To sooth our disappointment, we go to "Rock & Roll Diner" at 12:15. "Join us for traditional diner comfort food and a good old fashioned rock 'n roll sing-along with the Voices of Silversea and the Silver Shadow Trio." We have been unimpressed with the Voices of Silversea but this is a different genre or music so we are hopeful. But, as it is with hopes sometimes, these were dashed. These six young people kept the lyrics to their songs in their hands and, believe it or not, had to read them to know the lyrics. You are thinking that the songs were obscure, perhaps. No. The songs were: "Sweet Caroline" by Neil Diamond, "Let it Be" by Paul McCartney, "Too Good to Be True" by Frankie Valle and the Four Seasons, "I Saw Her Standing There," by the Beatles; they had to read the lyrics, they did not harmonize nor, seemingly, had they rehearsed because they would come in and go out at times different one from the other. It was amateurish and nearly high-school-ish. We were seated with newly met Paulette and Ken from Chicago along with Fred and Jami and we all sort of looked at each other in amazement. But then, high comedy sometimes originates from low places so we laughed and we needed to laugh. We just tried to not let the Voices know that we were laughing at them.

Jami was at Reception and overheard a gentleman inquiring as to whether or not he and his wife could sign up for the 4:15 BRIDGE TOUR. "No," said the receptionist, "it is sold out." Jami, being Jami, popped in and said, if you can get them to do an extra bridge tour, I have four people who would like to attend. Why don't you see if you can make that happen."

Our BRIDGE TOUR is at 4:45. You've got to love people who can make things happen.

We didn't eat the traditional Diner Food at the Rock n' Roll Diner songfest because the things that were to be hot were cold. So, we headed up to La Terrazza. Over lunch in La Terrazza, I began to marvel at how unstable Silver Shadow is. The swells are running about three feet yet the ship is rocking and rolling. I intend to inquire, during our BRIDGE TOUR, whether or not Silver Shadow is equipped with stabilizers. I certainly would not want to do a crossing on her as I fear that in truly rough seas she must bob like a cork. I've been on big and on gigantic ships in rough seas and it has never bothered me. Maybe it is the fog that is complicating the feeling we are getting. Without being able to see land or even the horizon, ship movement is probably more disorienting than it might otherwise be.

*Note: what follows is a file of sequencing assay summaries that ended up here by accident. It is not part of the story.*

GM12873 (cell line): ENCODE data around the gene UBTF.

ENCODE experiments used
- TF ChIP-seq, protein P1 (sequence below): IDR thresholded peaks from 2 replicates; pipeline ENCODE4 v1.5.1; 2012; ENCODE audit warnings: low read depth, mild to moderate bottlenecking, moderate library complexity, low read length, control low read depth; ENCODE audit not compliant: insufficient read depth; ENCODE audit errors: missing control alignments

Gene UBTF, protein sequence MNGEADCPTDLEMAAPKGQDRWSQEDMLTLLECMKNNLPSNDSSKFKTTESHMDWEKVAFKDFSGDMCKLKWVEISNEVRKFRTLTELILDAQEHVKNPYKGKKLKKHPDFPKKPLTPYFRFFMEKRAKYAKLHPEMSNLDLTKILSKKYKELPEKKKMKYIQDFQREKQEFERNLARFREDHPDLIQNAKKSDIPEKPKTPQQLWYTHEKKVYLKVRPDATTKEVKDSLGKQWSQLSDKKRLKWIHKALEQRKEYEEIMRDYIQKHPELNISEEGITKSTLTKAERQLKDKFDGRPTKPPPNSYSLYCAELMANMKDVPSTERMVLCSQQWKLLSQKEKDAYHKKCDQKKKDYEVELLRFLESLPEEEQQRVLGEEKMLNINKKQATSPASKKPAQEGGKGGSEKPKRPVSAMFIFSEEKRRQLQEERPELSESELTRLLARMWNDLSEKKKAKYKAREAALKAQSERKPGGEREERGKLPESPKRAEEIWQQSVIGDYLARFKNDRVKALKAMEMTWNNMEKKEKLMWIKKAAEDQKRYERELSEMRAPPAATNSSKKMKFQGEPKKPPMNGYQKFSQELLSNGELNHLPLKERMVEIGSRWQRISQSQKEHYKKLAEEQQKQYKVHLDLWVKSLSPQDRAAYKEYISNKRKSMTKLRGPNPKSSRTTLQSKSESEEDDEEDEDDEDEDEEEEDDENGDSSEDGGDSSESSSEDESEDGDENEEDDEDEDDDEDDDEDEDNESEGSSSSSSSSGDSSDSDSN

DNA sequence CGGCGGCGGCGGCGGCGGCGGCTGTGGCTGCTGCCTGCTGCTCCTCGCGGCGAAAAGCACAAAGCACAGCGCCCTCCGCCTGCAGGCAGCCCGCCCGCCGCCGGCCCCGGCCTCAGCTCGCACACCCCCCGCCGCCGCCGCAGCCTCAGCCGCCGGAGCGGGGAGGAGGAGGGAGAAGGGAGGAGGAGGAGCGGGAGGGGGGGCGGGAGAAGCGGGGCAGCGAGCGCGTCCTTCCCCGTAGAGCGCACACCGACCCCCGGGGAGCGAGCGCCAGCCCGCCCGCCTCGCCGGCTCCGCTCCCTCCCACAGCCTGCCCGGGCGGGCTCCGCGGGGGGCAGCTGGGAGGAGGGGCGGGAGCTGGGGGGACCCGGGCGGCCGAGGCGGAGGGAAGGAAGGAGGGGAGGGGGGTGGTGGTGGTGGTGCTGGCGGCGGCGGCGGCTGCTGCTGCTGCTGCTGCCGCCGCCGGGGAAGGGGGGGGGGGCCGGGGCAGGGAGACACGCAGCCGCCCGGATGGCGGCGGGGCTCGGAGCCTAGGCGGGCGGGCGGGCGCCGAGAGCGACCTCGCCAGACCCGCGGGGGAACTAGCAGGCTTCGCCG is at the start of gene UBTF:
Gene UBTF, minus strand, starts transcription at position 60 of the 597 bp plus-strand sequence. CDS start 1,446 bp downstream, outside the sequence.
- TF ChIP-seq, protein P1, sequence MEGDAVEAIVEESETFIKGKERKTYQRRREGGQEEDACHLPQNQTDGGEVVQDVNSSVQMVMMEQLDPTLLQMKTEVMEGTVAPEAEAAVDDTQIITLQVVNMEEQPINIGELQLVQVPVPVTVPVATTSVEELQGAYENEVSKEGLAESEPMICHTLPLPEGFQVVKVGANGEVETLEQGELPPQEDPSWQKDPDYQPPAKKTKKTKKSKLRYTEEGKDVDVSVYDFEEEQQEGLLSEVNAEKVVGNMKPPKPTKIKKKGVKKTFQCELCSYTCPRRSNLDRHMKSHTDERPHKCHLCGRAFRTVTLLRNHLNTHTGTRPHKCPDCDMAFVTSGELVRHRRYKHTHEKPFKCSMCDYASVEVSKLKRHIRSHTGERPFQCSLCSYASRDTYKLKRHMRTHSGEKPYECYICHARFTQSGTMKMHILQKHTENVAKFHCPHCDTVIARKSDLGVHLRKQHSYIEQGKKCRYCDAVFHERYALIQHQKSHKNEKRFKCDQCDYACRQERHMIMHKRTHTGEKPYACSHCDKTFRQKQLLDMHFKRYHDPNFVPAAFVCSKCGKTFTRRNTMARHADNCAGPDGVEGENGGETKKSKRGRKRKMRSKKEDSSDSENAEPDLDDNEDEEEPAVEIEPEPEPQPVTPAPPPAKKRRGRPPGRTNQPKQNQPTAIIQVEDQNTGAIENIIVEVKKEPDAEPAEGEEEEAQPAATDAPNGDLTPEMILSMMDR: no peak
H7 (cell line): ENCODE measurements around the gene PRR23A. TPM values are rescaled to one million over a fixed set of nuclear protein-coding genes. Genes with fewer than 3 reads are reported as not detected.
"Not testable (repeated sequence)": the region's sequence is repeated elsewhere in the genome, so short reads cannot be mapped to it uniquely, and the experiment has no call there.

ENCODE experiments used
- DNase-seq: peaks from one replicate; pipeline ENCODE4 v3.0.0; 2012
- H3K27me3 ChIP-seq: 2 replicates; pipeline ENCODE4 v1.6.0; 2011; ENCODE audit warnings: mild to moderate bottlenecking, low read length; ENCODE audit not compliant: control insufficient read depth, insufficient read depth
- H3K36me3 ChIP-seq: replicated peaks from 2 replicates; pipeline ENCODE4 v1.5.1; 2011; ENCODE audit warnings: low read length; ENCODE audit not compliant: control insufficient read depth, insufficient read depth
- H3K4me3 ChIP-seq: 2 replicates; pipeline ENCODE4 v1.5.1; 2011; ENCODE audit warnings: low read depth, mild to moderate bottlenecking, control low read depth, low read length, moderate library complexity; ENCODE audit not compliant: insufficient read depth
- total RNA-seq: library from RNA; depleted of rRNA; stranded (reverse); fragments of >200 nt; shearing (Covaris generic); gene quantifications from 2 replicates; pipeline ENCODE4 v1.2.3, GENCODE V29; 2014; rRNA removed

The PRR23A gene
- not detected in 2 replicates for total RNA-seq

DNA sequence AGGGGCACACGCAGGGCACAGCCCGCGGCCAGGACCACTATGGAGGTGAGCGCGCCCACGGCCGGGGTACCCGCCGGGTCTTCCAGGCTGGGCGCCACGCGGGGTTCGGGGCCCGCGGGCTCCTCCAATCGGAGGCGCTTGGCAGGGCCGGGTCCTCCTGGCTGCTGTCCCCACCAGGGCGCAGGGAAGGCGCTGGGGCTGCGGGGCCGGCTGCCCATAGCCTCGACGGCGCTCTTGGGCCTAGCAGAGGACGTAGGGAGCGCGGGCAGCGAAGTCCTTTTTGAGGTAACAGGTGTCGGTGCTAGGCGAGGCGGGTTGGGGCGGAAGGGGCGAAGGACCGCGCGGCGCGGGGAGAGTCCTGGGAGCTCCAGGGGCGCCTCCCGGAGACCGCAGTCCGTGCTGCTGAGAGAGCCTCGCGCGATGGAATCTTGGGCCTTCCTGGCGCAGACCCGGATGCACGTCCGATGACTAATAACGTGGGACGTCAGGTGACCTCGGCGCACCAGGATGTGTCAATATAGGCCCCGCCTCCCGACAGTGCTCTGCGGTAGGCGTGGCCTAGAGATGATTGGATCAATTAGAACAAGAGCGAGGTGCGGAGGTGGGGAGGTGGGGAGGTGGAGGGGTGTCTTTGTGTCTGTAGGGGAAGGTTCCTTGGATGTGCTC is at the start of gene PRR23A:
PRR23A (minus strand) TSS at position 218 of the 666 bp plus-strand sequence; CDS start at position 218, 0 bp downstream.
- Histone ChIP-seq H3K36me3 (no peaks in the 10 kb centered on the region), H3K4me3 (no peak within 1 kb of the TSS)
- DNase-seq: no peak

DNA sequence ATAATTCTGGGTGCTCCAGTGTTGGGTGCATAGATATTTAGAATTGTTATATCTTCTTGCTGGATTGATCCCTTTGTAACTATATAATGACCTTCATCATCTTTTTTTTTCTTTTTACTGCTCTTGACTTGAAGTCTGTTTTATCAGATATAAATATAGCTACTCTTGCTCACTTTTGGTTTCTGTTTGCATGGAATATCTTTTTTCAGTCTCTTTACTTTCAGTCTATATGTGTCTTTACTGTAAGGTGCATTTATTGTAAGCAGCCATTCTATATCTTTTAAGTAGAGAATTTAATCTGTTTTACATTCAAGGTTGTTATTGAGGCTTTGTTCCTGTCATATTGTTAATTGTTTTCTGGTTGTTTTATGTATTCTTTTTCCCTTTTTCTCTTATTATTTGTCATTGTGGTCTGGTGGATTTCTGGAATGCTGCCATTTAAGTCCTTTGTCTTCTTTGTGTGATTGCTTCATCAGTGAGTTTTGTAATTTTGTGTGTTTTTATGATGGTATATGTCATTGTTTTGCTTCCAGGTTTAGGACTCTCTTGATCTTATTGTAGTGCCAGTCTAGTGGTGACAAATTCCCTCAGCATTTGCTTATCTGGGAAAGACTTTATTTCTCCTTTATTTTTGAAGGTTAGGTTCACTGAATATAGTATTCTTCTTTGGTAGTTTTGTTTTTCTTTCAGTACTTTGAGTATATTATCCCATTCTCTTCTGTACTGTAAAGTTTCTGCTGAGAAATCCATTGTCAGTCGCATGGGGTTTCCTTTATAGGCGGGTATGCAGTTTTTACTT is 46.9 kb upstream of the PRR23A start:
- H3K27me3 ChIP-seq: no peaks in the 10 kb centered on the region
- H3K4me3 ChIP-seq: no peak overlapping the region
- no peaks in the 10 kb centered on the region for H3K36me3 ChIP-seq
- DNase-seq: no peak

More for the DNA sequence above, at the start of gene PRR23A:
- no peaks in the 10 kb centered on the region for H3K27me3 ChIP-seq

When we returned to our suite, B4's bag was perched atop a luggage stand with this note on it:PackingAssistance.JPG We agree that this not a service we would utilize. Somehow, it doesn't make sense to me or even seem desirable to me to have someone else pack my bag at the end of a trip. How non-Downton Abbey of me (us).

Here is one area where Abraham and Donna truly excelled. Only once during the entire week did I have to request more ice for this bucket and never did I have to ask for an empty bottle to be replaced with a full one. Kudos Abraham and Donna!ProseccoBucket.JPG

As is customary on cruises, on this the last and final night, we must have our properly-tagged checked baggage out in the hallway by 11:00pm for collection. Since we do not have an early flight, we are lumped with the BROWN group and must be ready with our hand luggage to disembark the vessel between 7:00 and 7:30 following the announcement for BROWN luggage tags. Silversea will transport our luggage to the Egan Convention Center in Anchorage where we will pick it up and make our way over to the Marriott for our one night stay. The weather forecast for Seward tomorrow: Heavy Rain.

More about all of that in tomorrow's missive.

Posted by paulej4 23:22 Archived in USA Tagged alaska glacier hubbard